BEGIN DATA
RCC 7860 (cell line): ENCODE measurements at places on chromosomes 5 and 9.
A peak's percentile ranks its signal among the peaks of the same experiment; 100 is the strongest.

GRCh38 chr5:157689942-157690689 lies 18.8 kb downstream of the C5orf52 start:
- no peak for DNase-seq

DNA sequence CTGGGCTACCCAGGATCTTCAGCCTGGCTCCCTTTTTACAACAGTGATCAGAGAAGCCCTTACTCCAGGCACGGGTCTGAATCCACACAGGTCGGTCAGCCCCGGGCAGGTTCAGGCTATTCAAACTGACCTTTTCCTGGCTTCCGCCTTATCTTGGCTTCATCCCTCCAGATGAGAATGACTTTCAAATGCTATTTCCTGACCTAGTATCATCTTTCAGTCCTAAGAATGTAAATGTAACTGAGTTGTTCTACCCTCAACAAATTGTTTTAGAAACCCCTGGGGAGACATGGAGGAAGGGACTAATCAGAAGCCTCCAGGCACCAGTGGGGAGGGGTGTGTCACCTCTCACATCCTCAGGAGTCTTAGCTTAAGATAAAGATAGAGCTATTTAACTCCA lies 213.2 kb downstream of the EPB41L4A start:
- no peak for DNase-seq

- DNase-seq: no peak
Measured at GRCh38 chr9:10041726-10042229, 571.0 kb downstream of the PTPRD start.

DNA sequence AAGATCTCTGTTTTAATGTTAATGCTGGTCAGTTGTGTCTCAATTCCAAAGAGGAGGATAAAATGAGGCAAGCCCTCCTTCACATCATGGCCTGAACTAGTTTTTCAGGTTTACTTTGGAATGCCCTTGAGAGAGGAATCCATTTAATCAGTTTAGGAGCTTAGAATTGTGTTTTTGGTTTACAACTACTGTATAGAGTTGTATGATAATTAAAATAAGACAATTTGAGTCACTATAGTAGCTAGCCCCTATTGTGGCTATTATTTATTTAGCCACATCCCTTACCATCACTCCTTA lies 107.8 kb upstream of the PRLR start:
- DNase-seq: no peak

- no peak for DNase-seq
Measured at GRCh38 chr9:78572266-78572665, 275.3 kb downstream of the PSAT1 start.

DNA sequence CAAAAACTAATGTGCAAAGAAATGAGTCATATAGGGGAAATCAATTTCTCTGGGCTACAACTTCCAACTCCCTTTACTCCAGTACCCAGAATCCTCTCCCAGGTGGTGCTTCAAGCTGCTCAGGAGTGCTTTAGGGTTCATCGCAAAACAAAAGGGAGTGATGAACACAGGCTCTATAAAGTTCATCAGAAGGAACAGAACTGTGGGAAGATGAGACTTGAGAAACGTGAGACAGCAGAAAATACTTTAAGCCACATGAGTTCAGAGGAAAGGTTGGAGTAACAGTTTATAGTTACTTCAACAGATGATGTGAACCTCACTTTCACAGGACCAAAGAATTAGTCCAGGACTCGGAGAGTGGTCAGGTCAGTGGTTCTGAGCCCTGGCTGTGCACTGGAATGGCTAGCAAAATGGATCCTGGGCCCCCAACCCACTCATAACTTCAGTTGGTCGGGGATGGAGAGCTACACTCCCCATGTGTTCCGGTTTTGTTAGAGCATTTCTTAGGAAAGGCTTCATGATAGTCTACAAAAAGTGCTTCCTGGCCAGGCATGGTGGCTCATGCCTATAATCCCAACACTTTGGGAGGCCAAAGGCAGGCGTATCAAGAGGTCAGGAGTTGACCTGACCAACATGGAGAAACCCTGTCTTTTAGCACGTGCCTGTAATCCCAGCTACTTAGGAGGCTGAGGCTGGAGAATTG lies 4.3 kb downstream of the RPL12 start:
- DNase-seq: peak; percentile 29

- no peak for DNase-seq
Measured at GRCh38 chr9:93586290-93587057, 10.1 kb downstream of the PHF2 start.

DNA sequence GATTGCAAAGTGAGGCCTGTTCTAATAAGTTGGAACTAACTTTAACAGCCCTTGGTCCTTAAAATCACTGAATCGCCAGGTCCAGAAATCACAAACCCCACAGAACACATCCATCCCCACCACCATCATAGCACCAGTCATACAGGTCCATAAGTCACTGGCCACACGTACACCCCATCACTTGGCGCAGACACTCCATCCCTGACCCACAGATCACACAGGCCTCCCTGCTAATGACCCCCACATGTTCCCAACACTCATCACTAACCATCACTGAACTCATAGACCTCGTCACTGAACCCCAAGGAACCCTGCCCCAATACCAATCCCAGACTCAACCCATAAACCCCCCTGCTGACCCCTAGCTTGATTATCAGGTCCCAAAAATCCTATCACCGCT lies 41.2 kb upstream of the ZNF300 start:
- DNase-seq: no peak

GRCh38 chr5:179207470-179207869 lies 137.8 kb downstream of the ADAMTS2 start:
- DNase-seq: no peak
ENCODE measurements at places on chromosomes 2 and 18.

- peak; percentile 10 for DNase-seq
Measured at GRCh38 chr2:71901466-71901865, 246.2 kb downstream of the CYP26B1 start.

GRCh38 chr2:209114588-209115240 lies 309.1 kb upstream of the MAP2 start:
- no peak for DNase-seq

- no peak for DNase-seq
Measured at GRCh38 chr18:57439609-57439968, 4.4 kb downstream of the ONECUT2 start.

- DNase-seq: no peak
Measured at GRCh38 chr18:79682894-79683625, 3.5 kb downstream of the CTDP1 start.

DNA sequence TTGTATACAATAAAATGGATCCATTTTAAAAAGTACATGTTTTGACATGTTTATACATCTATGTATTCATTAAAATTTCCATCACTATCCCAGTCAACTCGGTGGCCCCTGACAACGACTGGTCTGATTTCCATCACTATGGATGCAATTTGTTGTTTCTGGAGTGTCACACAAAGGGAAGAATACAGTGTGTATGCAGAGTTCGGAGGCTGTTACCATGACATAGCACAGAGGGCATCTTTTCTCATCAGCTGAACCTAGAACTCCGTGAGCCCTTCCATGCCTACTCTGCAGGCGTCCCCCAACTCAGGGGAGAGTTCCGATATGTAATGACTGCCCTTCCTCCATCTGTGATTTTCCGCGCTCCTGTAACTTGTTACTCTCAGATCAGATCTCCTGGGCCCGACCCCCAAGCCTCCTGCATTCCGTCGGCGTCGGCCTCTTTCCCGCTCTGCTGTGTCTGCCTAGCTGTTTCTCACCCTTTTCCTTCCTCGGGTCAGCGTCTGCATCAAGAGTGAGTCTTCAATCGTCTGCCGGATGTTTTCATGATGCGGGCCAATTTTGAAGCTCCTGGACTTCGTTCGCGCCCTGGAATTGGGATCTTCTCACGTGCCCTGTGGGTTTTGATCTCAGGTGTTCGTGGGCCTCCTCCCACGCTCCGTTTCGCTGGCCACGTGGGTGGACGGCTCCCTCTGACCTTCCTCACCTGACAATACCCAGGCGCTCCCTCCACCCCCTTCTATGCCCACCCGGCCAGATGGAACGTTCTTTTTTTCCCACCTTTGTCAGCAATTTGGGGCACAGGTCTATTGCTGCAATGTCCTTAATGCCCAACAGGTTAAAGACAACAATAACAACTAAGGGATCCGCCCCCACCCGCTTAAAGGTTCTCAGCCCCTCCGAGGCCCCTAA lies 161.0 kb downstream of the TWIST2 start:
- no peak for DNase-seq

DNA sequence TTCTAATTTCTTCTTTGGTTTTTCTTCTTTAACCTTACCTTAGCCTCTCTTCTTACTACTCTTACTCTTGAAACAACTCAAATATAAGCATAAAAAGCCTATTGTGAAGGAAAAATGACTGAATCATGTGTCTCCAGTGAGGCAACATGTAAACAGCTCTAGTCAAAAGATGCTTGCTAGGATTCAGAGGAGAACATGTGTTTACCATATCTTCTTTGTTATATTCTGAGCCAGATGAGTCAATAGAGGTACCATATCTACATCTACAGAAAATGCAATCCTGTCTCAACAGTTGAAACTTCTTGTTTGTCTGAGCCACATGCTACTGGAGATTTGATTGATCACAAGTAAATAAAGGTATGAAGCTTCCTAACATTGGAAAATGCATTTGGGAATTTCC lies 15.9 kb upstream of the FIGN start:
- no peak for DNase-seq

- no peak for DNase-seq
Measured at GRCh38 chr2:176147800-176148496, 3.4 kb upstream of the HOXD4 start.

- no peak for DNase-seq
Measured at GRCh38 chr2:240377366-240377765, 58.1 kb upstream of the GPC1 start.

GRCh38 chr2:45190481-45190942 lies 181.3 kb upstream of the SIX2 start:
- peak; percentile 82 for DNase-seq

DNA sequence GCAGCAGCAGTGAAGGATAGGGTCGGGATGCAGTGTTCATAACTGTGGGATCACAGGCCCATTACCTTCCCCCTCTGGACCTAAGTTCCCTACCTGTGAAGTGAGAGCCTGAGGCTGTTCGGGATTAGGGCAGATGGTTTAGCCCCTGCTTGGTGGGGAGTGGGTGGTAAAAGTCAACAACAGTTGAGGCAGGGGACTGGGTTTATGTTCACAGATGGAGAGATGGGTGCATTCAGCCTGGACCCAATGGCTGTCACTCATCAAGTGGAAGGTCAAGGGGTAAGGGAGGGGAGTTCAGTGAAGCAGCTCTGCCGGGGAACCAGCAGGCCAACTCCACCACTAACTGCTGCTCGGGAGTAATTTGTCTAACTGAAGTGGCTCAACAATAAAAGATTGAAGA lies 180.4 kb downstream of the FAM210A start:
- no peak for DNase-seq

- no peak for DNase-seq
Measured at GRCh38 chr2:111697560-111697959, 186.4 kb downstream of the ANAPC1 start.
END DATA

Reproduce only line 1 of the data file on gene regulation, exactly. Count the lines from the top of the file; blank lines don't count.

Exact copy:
RCC 7860 (cell line): ENCODE measurements at places on chromosomes 5 and 9.